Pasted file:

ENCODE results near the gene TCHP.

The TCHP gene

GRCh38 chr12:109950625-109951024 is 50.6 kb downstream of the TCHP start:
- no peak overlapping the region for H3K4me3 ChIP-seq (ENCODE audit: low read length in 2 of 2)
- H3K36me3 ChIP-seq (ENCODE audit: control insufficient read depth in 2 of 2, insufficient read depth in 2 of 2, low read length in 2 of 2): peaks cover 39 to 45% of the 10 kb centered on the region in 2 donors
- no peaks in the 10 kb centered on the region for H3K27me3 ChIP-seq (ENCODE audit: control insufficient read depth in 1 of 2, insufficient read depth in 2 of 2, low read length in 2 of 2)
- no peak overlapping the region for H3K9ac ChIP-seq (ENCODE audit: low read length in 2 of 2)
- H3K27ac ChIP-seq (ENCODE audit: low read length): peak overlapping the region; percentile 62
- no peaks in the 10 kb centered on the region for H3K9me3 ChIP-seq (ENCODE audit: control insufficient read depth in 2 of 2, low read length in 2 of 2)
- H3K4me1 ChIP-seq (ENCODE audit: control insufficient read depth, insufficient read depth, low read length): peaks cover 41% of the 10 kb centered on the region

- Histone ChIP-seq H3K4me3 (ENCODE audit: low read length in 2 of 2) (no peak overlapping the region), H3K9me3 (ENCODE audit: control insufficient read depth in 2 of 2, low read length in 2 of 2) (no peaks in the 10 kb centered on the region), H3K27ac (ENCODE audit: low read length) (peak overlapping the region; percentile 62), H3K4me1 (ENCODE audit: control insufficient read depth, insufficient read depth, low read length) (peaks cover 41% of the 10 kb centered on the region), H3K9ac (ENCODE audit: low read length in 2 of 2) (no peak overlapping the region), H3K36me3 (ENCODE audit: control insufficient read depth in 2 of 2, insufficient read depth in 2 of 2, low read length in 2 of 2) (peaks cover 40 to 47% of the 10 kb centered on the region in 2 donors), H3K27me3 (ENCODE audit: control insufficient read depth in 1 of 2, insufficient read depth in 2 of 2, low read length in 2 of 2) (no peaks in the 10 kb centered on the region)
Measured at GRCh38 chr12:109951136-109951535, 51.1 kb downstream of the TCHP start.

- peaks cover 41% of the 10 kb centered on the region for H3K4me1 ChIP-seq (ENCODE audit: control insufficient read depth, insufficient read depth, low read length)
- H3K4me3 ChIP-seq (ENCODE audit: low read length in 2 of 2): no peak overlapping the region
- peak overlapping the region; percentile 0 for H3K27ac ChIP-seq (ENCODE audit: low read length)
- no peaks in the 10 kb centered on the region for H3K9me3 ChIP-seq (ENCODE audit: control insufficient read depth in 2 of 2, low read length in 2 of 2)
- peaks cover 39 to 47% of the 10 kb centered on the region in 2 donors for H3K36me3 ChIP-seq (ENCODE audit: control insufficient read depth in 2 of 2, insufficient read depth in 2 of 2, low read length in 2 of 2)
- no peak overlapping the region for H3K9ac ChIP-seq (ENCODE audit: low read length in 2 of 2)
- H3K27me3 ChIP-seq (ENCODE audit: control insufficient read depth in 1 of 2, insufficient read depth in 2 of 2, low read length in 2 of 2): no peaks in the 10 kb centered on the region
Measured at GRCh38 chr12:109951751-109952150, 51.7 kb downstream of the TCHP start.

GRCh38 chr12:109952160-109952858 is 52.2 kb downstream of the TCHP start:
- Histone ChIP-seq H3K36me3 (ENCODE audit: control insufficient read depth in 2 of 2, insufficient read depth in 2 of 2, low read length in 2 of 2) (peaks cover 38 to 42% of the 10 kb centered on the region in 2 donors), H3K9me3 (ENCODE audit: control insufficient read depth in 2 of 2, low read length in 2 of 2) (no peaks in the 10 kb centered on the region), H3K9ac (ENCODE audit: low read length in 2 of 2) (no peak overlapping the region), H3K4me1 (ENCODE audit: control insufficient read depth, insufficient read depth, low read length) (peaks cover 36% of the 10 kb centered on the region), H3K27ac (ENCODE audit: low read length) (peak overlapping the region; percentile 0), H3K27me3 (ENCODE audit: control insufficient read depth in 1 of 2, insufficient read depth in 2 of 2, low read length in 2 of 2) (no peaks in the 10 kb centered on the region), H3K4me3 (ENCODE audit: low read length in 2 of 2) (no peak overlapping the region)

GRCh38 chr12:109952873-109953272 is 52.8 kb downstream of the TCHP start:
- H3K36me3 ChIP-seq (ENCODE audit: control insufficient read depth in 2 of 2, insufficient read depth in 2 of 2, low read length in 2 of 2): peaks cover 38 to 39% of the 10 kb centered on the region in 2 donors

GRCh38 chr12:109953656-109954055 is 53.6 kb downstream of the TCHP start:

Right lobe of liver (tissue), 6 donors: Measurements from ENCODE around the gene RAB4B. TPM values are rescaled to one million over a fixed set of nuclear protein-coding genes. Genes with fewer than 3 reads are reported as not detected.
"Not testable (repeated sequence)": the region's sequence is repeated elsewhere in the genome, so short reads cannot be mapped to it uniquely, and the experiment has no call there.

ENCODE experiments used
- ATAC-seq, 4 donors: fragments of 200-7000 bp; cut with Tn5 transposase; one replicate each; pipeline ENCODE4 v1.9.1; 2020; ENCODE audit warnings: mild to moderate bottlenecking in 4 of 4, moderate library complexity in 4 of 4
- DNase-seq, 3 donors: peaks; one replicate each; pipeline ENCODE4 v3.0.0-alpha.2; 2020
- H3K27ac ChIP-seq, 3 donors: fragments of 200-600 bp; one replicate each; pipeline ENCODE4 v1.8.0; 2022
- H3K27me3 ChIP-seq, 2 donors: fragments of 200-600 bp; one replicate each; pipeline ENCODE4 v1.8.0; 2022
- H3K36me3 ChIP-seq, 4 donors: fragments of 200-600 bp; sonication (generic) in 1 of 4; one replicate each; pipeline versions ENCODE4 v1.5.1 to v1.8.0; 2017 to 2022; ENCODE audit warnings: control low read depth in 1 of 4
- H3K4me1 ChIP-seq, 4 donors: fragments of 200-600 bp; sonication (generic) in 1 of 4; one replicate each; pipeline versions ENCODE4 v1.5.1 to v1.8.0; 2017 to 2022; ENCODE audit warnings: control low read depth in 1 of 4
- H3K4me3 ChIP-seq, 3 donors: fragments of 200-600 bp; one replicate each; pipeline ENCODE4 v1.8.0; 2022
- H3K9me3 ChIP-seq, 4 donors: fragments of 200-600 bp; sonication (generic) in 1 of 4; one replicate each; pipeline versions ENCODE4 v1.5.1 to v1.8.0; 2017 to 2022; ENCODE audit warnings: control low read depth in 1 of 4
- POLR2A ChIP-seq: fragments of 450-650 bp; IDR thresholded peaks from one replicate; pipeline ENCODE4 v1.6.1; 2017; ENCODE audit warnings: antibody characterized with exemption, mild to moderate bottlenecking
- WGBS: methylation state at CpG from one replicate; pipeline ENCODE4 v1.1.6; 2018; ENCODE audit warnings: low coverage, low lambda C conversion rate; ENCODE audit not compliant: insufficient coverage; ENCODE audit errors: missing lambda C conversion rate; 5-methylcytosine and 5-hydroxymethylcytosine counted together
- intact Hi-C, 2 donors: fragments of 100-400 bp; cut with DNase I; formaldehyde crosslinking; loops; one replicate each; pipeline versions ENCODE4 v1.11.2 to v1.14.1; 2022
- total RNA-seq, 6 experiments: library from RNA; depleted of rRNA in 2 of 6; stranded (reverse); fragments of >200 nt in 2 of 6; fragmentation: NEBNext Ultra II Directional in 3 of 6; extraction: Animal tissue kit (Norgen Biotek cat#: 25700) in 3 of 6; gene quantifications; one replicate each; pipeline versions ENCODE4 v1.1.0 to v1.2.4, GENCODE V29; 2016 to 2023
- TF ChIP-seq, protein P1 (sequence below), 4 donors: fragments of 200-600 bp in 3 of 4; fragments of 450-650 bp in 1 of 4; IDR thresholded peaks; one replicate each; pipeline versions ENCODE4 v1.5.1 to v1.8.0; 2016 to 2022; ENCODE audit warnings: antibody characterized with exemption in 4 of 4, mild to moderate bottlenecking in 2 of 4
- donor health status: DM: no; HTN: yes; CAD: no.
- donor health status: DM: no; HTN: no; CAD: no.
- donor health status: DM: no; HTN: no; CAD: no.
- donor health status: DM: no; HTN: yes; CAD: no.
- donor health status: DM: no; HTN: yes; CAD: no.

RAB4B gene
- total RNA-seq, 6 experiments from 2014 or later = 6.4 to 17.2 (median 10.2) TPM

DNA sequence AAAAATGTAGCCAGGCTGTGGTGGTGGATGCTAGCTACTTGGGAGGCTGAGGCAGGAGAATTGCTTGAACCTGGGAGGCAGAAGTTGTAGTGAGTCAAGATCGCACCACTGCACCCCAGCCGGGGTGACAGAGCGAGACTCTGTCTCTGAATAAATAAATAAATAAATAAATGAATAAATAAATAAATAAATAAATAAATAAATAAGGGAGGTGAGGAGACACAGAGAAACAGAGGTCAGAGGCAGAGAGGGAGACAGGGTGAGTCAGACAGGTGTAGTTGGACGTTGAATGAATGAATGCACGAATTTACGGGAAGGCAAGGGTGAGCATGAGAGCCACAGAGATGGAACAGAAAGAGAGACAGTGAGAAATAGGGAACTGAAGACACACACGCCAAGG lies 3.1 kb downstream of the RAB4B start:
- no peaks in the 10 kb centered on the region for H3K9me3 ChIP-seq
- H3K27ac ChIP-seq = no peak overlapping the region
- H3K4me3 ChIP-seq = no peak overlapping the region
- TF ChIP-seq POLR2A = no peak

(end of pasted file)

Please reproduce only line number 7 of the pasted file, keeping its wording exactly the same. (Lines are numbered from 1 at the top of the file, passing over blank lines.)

- no peak overlapping the region for H3K9ac ChIP-seq (ENCODE audit: low read length in 2 of 2)